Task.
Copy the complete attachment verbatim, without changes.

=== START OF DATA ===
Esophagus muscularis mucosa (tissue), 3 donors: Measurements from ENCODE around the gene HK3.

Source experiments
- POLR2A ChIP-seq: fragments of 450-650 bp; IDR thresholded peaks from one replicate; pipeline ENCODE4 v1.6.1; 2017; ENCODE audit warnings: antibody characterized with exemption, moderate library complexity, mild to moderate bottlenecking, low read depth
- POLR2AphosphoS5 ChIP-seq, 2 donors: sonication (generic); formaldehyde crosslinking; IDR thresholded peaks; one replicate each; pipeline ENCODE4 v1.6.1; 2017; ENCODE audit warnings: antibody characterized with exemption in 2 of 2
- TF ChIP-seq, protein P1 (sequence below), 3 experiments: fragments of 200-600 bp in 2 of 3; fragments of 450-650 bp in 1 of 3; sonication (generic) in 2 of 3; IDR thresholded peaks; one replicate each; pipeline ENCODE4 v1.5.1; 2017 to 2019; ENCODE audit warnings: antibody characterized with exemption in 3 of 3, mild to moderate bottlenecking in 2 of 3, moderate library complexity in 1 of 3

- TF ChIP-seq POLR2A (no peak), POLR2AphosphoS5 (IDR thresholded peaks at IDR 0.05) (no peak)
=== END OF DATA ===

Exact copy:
Esophagus muscularis mucosa (tissue), 3 donors: Measurements from ENCODE around the gene HK3.

Source experiments
- POLR2A ChIP-seq: fragments of 450-650 bp; IDR thresholded peaks from one replicate; pipeline ENCODE4 v1.6.1; 2017; ENCODE audit warnings: antibody characterized with exemption, moderate library complexity, mild to moderate bottlenecking, low read depth
- POLR2AphosphoS5 ChIP-seq, 2 donors: sonication (generic); formaldehyde crosslinking; IDR thresholded peaks; one replicate each; pipeline ENCODE4 v1.6.1; 2017; ENCODE audit warnings: antibody characterized with exemption in 2 of 2
- TF ChIP-seq, protein P1 (sequence below), 3 experiments: fragments of 200-600 bp in 2 of 3; fragments of 450-650 bp in 1 of 3; sonication (generic) in 2 of 3; IDR thresholded peaks; one replicate each; pipeline ENCODE4 v1.5.1; 2017 to 2019; ENCODE audit warnings: antibody characterized with exemption in 3 of 3, mild to moderate bottlenecking in 2 of 3, moderate library complexity in 1 of 3

- TF ChIP-seq POLR2A (no peak), POLR2AphosphoS5 (IDR thresholded peaks at IDR 0.05) (no peak)